Wang, Ruohan | from Multimedia Library Collection:
Art & Graphics

Humans affect their environment through the coal mining process in three ways. First, because mines require a lot of space, the mining process frequently requires the resettlement of entire towns. Second, giant bucket-wheel excavators, which dig up the earth, together with industrial farming and construction shift significantly more sediment than any natural process. Finally, by burning coal to produce energy, carbon dioxide is released into the atmosphere, substantially contributing to global warming. The atmosphere can hold up to 1,500 billion tons of carbon dioxide and still keep global warming under 2°C; the consequences become uncontrollable once this limit is breached. One third of this volume has been emitted since the start of the industrial revolution. If the current carbon dioxide emission rate remains constant, we will exhaust the atmosphere’s capacity within the next 20 years. 


Coal Mining
Ruohan Wang


Text and images by Ruohan Wang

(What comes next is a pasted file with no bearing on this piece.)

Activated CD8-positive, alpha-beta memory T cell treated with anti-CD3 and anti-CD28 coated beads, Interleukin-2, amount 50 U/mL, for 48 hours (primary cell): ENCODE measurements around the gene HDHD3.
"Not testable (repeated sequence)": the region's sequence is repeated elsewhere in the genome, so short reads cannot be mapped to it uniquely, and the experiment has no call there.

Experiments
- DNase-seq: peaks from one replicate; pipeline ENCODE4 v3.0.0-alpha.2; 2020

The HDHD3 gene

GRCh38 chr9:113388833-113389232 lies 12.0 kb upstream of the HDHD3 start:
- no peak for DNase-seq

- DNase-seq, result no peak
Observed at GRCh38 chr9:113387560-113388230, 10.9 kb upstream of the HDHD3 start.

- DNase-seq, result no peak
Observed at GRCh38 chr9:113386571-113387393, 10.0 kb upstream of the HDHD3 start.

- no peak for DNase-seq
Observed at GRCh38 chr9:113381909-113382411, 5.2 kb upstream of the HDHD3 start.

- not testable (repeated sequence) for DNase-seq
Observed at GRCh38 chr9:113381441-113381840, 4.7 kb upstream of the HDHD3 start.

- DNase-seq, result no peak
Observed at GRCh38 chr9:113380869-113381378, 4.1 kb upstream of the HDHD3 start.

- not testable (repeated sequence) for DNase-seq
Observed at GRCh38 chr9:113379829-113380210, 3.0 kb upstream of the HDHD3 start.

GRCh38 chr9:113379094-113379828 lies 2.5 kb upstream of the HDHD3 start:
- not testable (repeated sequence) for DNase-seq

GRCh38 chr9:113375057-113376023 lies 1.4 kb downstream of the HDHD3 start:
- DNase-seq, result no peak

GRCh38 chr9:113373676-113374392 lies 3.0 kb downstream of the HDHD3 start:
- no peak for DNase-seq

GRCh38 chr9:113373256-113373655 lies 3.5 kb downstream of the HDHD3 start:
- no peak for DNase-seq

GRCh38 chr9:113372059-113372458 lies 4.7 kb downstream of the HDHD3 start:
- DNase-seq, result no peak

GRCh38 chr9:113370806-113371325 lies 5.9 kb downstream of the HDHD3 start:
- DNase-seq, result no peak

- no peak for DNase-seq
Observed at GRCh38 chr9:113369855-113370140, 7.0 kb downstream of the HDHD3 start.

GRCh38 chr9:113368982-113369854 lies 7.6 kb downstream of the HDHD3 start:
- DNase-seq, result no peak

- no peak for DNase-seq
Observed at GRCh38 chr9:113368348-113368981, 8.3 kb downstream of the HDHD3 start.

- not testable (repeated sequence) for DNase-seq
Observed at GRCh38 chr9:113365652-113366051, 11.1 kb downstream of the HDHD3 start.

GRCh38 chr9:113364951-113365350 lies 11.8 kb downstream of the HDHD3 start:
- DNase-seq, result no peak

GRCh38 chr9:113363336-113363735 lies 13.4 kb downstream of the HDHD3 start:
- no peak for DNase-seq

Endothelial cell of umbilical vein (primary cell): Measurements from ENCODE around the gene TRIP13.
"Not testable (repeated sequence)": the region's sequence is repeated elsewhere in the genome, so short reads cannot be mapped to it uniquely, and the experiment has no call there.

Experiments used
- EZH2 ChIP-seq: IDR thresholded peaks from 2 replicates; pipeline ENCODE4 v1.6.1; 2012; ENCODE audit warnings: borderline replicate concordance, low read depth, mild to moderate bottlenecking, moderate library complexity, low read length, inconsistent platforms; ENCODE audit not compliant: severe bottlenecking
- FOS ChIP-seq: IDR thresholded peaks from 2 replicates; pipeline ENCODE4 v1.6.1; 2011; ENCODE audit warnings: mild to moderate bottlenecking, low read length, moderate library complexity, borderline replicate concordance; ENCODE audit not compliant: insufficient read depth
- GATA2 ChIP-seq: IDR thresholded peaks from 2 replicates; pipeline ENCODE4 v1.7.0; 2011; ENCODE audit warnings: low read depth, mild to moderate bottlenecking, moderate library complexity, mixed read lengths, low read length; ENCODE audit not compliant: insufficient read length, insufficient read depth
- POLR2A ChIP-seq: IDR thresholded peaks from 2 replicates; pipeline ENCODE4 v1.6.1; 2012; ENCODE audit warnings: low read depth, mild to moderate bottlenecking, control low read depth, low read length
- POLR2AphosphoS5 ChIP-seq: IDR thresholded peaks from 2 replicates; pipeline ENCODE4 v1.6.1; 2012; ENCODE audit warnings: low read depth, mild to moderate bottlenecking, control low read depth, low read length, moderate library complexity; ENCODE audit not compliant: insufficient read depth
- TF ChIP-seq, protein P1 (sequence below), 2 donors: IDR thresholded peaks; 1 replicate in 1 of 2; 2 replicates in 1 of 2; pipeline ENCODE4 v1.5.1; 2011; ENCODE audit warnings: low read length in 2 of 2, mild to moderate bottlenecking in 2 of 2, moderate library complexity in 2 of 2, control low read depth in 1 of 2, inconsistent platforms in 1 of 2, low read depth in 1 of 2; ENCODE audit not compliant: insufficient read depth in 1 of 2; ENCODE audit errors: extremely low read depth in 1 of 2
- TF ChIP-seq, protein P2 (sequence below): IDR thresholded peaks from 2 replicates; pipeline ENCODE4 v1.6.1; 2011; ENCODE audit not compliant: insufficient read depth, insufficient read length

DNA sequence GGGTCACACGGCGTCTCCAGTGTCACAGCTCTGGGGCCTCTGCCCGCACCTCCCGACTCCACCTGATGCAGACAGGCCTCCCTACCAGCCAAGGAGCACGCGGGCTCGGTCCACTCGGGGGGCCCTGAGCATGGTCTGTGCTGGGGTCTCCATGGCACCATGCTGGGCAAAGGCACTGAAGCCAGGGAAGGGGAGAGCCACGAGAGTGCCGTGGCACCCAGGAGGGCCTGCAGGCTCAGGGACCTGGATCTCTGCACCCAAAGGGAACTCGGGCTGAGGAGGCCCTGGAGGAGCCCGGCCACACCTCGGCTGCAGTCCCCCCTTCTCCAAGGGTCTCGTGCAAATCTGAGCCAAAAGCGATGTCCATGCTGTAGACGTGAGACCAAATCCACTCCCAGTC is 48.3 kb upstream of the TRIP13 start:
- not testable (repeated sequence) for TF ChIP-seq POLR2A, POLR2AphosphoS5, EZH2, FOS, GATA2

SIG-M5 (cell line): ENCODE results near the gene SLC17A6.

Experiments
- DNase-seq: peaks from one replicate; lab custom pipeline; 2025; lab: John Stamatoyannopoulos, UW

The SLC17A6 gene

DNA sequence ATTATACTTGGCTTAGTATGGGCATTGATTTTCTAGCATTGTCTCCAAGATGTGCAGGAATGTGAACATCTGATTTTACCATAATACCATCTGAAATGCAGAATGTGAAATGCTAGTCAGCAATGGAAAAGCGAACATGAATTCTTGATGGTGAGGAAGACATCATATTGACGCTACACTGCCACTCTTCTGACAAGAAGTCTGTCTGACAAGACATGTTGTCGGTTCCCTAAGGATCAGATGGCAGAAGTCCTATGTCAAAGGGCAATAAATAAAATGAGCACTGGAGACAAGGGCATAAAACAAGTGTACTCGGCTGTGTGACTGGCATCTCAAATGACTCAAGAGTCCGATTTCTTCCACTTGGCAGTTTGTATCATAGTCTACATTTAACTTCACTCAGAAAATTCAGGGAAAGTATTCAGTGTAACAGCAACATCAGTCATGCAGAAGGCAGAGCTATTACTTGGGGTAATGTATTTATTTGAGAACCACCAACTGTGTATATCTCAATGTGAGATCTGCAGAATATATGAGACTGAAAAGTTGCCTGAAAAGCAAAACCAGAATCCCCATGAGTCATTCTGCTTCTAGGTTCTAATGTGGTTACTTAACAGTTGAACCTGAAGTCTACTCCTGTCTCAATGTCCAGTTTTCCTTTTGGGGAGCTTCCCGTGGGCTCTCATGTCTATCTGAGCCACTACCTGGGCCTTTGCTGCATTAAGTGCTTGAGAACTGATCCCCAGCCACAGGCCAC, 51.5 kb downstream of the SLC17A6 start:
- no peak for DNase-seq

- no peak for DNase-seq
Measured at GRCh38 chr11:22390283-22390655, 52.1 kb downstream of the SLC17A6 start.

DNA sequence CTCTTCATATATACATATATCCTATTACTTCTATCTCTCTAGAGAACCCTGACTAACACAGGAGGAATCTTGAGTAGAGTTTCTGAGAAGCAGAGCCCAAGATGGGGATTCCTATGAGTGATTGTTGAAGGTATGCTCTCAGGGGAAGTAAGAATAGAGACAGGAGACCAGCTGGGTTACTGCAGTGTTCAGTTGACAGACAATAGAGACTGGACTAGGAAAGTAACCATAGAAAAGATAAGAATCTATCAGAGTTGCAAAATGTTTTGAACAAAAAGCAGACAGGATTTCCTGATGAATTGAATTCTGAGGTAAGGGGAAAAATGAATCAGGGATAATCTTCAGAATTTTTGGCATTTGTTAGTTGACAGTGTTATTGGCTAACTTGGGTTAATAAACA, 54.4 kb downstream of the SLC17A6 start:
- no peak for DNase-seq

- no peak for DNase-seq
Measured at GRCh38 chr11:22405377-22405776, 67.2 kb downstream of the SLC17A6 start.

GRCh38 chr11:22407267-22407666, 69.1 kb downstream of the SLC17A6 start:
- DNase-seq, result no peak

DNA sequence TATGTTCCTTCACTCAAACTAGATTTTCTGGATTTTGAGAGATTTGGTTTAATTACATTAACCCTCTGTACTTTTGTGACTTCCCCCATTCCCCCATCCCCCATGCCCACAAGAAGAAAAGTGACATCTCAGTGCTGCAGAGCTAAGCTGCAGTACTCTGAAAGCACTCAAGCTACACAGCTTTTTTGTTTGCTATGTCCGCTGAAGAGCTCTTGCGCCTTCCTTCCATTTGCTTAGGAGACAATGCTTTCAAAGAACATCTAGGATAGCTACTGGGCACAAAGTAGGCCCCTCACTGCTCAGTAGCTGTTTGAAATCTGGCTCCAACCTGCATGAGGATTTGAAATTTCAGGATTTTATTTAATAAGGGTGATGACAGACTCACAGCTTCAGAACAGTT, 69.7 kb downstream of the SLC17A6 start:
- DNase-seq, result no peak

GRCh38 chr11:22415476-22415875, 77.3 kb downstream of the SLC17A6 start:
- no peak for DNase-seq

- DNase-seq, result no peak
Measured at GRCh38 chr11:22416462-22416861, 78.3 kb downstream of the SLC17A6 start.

University of the Arts (UdK), Berlin

“You have to move, we found coal under your farm.”
For millions of years, layers of brown coal lay buried beneath the Earth’s surface.


“Yay! We’re moving—to the sea!!!”
When coal is to be mined in an area, people have to look for a new home.


“The shovel is digging into the bedrock.”
Coal mining affects the ground water, vegetation, and the environment as a whole.


Industry settles nearby. It takes up a lot of energy.


The coal lorries are ceaselessly transported to the factories. Coal is burned there to produce energy.


The carbon dioxide previously contained within the coal is released. It rises into the atmosphere along with the smoke.


“The sea level is rising!”
Carbon dioxide contributes to global warming. The results are natural disasters and rising sea levels.


“Where are we going now?”
The people have to move again. Where can they be in safe in the future?


Artist’s comment

My story focuses on the consequences of coal mining. The countryside is being destroyed and burning coal results in carbon dioxide, the primary cause for the so-called greenhouse effect which is the source of many natural catastrophes. I hope that my comic will warn readers about the dangers of carbon dioxide. Humanity needs to think more about the environment and the future of the Earth and not just about profit and short-term growth. 

How to cite

Wang, Ruohan. “Mining.” Environment & Society Portal, Multimedia Library, 2014.

The comic also appears in Alexandra Hamann, Reinhold Leinfelder, Helmuth Trischler, and Henning Wagenbreth, eds., Anthropozän – 30 Meilensteine auf dem Weg in ein neues Erdzeitalter. Eine Comic-Anthologie (Munich: Deutsches Museum, 2014).

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